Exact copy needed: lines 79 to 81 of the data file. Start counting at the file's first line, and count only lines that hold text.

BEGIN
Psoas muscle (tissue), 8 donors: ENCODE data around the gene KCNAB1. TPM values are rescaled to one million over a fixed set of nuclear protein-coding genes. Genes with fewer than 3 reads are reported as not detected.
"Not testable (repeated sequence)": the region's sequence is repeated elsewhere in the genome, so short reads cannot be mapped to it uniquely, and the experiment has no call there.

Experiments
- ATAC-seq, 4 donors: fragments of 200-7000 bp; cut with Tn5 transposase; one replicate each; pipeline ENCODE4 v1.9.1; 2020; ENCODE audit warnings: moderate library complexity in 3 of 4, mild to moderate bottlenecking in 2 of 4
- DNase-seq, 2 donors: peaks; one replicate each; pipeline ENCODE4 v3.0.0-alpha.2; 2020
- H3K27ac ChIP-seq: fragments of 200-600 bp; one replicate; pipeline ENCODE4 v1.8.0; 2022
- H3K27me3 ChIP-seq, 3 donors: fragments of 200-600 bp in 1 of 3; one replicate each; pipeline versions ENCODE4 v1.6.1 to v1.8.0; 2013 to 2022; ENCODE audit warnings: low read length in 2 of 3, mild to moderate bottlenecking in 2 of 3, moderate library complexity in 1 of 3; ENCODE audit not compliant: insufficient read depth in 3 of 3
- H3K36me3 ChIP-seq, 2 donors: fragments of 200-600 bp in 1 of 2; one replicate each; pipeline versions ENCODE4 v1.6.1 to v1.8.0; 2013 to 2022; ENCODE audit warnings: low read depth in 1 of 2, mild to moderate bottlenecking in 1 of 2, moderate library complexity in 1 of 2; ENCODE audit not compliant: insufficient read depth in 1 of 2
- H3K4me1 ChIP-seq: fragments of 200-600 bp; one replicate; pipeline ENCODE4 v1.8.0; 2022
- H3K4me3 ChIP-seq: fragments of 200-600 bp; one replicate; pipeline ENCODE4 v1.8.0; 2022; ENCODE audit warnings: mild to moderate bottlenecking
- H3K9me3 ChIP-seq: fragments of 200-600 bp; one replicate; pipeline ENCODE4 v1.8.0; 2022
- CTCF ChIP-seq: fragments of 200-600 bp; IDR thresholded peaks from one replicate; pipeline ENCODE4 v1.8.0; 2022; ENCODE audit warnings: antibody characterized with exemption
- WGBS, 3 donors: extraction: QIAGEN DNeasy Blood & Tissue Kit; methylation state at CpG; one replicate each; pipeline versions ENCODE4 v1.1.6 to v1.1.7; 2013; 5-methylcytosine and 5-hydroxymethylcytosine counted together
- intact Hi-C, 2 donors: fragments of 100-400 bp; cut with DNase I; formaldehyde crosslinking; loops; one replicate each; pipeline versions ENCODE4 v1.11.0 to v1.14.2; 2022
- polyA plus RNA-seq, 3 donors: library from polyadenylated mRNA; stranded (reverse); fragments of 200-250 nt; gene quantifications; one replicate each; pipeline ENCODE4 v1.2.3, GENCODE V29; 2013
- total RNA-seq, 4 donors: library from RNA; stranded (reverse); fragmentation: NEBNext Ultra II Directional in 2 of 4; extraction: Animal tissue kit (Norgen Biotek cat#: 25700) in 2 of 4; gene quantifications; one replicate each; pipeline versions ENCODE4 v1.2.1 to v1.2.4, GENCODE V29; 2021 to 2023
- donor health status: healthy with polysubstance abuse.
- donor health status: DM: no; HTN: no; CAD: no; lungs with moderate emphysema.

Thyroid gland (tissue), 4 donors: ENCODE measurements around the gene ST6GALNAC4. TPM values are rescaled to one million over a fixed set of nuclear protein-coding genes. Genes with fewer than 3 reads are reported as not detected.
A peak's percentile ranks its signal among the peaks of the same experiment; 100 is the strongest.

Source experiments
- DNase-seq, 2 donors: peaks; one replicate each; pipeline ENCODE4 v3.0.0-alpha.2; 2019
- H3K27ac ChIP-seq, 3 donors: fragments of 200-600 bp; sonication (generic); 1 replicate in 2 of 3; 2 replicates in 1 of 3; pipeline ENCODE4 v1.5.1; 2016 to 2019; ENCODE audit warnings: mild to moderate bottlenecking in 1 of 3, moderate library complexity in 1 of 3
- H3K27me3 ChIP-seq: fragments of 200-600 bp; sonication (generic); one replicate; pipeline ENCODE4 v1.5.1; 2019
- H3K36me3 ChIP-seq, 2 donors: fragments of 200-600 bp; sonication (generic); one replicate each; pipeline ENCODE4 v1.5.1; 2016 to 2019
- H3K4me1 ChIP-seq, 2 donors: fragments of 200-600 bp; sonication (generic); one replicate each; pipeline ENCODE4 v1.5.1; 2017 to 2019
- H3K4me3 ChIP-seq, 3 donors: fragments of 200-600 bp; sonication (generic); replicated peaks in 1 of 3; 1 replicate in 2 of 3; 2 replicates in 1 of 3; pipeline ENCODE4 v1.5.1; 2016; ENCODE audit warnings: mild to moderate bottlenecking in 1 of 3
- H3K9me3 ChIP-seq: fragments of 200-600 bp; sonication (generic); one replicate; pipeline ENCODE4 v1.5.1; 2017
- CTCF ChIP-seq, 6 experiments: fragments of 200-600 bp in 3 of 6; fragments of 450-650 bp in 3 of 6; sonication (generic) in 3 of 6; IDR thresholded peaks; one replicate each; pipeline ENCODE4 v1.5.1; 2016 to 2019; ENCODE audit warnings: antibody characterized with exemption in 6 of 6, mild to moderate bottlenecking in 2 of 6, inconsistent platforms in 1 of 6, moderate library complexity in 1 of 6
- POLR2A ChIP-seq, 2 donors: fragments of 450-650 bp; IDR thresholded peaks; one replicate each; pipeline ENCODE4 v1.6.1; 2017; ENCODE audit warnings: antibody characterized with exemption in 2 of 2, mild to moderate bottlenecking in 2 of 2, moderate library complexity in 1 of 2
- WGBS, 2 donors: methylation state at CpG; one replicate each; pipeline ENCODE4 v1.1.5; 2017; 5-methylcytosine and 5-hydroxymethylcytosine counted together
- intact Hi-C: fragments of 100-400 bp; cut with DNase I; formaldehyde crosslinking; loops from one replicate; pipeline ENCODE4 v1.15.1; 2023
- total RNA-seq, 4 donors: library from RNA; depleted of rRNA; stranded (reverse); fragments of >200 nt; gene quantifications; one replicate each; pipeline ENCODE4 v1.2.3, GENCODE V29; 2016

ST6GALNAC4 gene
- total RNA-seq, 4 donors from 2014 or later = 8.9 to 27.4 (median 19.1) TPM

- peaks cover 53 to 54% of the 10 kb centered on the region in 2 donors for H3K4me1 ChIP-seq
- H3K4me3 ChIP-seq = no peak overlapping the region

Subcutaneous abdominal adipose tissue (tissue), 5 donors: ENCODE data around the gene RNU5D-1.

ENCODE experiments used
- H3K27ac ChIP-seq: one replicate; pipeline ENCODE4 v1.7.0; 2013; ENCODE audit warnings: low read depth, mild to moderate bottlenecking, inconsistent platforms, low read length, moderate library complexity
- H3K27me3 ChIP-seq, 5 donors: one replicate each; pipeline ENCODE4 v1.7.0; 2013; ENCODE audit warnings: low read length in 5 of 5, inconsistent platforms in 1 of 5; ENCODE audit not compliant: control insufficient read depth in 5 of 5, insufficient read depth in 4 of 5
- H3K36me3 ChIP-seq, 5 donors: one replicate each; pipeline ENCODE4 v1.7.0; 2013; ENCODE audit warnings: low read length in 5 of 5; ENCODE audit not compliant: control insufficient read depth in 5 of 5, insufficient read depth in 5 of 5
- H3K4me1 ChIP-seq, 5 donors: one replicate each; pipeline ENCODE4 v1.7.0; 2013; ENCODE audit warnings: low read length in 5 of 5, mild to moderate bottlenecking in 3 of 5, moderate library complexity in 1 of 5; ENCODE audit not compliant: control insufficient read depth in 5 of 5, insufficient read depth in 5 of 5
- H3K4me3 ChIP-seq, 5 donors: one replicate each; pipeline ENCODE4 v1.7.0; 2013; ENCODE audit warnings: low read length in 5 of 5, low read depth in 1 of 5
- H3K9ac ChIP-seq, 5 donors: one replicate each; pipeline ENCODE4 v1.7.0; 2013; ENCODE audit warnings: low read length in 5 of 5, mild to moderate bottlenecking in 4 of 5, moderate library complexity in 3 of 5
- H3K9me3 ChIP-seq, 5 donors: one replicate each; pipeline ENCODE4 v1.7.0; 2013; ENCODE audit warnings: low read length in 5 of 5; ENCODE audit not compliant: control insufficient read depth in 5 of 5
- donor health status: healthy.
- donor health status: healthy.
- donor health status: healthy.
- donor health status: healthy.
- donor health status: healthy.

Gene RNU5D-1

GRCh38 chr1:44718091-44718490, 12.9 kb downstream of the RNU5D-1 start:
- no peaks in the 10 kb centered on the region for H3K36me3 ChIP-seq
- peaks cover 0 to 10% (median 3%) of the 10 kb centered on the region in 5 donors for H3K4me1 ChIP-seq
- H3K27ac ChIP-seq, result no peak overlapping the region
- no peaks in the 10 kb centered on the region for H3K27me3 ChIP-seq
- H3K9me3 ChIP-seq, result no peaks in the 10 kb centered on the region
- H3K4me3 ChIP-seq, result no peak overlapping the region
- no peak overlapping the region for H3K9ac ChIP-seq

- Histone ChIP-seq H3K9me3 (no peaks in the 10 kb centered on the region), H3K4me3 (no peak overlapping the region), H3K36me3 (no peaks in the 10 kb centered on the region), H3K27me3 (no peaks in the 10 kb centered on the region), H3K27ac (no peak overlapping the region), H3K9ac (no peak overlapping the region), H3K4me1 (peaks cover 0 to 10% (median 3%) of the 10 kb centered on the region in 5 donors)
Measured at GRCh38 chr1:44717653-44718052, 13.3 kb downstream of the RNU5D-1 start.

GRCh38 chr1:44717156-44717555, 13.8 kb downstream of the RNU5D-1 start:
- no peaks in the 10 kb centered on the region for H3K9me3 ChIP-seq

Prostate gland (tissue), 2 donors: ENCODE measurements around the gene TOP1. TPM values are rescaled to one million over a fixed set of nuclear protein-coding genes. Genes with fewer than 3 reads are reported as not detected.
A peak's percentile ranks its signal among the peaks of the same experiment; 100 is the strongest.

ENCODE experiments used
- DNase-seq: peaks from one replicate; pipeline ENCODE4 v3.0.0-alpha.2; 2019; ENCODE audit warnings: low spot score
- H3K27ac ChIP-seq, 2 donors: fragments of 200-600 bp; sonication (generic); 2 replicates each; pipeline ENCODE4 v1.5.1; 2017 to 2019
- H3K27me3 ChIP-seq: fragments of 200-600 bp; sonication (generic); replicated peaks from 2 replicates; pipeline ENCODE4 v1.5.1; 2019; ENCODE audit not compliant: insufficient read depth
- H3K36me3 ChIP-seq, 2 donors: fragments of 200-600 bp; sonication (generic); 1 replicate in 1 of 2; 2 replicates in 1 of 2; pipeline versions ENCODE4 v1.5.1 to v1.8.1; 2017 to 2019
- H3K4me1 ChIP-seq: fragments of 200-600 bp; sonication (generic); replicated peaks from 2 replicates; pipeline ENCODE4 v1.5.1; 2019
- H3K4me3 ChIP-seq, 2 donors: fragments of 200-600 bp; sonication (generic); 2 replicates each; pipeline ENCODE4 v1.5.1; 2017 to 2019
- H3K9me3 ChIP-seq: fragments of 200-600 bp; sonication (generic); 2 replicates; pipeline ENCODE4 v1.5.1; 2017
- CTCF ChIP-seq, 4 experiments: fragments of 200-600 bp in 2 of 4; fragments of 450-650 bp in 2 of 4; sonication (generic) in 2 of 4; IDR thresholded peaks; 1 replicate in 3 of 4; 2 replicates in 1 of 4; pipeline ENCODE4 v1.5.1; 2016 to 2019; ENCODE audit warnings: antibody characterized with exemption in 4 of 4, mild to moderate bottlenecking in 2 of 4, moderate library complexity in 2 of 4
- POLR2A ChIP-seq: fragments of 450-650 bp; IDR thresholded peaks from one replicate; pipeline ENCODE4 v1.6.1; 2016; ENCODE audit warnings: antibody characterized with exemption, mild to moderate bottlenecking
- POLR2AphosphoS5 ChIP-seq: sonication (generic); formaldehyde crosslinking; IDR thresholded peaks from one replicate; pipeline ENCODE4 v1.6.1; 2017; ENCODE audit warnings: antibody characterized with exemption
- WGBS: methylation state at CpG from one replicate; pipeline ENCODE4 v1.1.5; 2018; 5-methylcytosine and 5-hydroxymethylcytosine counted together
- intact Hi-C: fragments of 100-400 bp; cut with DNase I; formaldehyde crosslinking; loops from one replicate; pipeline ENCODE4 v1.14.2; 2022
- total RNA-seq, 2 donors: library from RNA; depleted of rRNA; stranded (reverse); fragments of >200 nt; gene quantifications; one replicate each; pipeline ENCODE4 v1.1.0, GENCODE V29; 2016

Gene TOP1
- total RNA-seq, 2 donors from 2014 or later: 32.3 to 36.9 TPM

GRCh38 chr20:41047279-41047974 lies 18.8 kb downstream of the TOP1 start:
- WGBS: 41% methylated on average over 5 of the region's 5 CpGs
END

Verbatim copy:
- intact Hi-C: fragments of 100-400 bp; cut with DNase I; formaldehyde crosslinking; loops from one replicate; pipeline ENCODE4 v1.14.2; 2022
- total RNA-seq, 2 donors: library from RNA; depleted of rRNA; stranded (reverse); fragments of >200 nt; gene quantifications; one replicate each; pipeline ENCODE4 v1.1.0, GENCODE V29; 2016

Gene TOP1